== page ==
The underwater capture point has a few things that other capture points have, such as a flat surface area and some pillars providing LoS around the point. If you look reeeeeally close you can identify a few things that are new, like sharks (without lasers). We can also see two large stone formations on either side, with a lip at the top of both, a rock ceiling area, and finally, a small sunken dome area that is a little more than 1,200 units away from the capture point. The great thing about these ledges is that incoming enemies rarely look up when they are entering the area. Even if you don’t look up, watch yourself next time and you will realize you scan the entire area below you looking for enemies while you shrug off sharks and try to capture the point. Even if you start taking damage, you are far more likely to look around you in a 360-degree arc and never once look up! Use this to your advantage and also start breaking yourself of this habit.
If you are defending or guarding a point, try positioning yourself up above the point so you can view incoming enemies and get several great hits on them before they even know to defend themselves. This position will leave you a bit exposed . . . and encircled by sharks, so you may want to use the sunken dome area to the south. You can quickly get in long-distance range of enemies from this point while having a great view of the capture point, but are also easily able to conceal yourself.
Skills and Traits
As Necromancers, we get two weapons for underwater combat, Spears and Tridents (because those just scream undead summoner). The Spear is your up-close and personal weapon with a life force-generating autoattack. The Trident, on the other hand, is the longer-range weapon. These weapons take a LOT of practice to get down and there will be a lot of weapon-swapping if you want to use them effectively. While it is somewhat effective to kite foes at max range using the Trident’s Crimson Tide spell, it is not very practical if you have more than one foe or if they close that gap. Instead, you want to build a bit of a cadence where you pull foes in, quickly damage them, and then gain distance again. My favorite way is to pull multiple foes towards you with the Spear’s Deadly Catch, switch to Trident, use Feast to gain a lot of Life Force, and finally use Frozen Abyss to freeze them and Foul Current to dart away. This is just one of the many combinations you can use and it will make you extremely deadly underwater.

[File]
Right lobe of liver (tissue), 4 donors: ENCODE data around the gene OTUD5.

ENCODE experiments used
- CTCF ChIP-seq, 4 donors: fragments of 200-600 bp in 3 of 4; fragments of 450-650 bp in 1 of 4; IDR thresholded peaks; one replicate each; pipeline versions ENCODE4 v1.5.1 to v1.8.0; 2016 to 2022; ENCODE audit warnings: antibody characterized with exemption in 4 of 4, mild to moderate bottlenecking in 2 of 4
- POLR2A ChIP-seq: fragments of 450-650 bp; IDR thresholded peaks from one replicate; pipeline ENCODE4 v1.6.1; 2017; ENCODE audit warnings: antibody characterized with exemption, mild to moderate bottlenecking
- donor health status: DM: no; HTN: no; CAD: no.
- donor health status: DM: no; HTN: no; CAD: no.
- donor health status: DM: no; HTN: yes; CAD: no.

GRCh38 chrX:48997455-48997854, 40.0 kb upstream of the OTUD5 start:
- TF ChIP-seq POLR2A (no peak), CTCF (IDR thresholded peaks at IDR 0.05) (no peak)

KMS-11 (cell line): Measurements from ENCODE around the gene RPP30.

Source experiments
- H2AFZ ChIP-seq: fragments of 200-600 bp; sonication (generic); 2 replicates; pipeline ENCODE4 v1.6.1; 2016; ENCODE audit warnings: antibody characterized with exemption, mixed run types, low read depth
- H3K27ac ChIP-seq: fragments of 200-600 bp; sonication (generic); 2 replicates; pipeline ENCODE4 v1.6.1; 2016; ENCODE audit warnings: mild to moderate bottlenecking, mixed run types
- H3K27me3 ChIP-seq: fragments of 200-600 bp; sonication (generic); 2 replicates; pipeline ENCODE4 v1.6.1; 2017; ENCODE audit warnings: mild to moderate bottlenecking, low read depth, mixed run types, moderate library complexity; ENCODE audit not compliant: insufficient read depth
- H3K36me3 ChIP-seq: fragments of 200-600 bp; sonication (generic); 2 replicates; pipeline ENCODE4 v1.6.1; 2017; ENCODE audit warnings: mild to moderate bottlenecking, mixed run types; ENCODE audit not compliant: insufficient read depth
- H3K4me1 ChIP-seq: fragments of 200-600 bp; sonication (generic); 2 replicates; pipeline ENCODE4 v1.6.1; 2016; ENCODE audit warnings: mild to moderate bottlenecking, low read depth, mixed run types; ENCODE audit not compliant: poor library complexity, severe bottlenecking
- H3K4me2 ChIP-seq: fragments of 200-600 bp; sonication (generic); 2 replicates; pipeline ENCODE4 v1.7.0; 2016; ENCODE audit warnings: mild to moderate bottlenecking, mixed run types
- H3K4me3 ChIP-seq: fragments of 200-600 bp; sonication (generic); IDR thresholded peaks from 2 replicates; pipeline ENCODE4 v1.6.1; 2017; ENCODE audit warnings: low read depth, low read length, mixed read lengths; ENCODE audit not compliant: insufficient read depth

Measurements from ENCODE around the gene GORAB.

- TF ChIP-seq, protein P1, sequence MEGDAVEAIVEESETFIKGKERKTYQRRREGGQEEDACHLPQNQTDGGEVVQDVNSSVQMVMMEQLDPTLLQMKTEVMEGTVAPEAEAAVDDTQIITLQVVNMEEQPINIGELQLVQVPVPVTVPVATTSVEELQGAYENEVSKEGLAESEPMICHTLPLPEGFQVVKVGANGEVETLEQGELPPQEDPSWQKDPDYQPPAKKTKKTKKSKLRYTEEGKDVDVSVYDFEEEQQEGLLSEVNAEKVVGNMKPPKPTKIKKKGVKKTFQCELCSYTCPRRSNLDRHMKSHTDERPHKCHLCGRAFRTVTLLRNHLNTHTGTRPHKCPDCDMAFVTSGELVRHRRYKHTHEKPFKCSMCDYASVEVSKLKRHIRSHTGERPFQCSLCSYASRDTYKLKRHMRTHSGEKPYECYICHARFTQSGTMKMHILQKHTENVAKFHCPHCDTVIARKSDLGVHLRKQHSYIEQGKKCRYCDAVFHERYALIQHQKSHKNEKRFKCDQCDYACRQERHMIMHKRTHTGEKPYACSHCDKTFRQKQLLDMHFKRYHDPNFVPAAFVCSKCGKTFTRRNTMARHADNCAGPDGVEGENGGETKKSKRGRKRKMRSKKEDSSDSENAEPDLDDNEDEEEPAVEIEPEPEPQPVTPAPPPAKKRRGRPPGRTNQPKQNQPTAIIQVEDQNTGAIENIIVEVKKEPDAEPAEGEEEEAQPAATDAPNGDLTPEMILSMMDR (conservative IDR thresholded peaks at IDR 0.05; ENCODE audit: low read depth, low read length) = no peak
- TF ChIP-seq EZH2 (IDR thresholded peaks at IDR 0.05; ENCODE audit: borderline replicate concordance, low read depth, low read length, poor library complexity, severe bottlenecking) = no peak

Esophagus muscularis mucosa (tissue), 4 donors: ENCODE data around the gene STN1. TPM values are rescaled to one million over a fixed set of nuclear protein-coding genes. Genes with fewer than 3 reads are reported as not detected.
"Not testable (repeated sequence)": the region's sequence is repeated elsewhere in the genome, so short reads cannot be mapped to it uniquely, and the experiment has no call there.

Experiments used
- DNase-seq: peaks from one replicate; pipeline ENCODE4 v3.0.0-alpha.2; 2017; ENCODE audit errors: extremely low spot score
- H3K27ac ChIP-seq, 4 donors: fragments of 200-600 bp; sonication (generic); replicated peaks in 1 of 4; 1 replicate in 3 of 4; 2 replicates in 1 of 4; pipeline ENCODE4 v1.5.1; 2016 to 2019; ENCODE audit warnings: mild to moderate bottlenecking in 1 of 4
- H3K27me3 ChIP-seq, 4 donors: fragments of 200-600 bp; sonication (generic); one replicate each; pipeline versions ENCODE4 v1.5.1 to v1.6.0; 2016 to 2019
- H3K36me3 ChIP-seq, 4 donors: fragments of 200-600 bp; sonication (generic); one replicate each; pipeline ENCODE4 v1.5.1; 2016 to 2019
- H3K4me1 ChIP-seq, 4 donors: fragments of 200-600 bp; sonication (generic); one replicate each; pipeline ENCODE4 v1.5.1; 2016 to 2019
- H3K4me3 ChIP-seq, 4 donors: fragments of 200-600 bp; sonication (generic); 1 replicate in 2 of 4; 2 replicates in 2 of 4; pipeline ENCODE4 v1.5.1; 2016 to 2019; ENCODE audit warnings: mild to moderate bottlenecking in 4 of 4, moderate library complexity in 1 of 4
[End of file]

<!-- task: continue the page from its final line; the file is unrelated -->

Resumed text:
Right about now you may be saying to yourself, “Hey, we have a whole new set of skills for our Death Shroud, those must be awesome!” Well, there is good news and bad news. The good news is you will be able to generate Life Force just as rapidly underwater as above, and a lot of your non-damaging abilities are incredibly useful, like a two-second directional AoE fear and a targeted AoE blindness and poison. The bad news is your big gun, Life Blast, is a bit different than its dry land counterpart. The primary difference is the time between casts. It takes about three seconds from start of cast to end of cast underwater as opposed to one second on dry land. You also don’t gain more damage from having more life force underwater, but you do get to transfer one condition to an enemy when you Life Blast.
Your utility skills are pretty limited underwater; they literally blank out a number of your abilities. Basically, you get Minions, with the exception of the Flesh Wurm, and you get the Signet of Undeath and a few others. Remember, you get a secondary set of Utility Skills underwater, so make sure you choose them before battle. On the plus side, minions are some of the best underwater skills since minion AI doesn’t become disoriented underwater like their masters. You are limited to one Elite, Plague Form, which is okay, since it really is an omnidirectional attack, which suits the underwater life quite well. However, I feel the Flesh Golem would have done just as well.
As you can see, since you are limited in your utility skills there are a number of traits that are not optimal underwater. Pretty much anything that gives you a bonus to weapons or ground-targeted abilities is a waste. Siphoning, Minion, and Death Shroud traits will benefit you greatly. Keep in mind that this all depends on how much time you plan on spending underwater. If your team doesn’t need you there all the time then strike a balance favoring land lover traits. On the other hand, with all these tips and practice you’ve been doing, your team may demand you spend the entire game down there. . . or maybe it’s because your minions creep them out. Either way, at least you will be surrounded by sharks, and I think we can all agree that is awesome.
Good Luck and Good Fishing!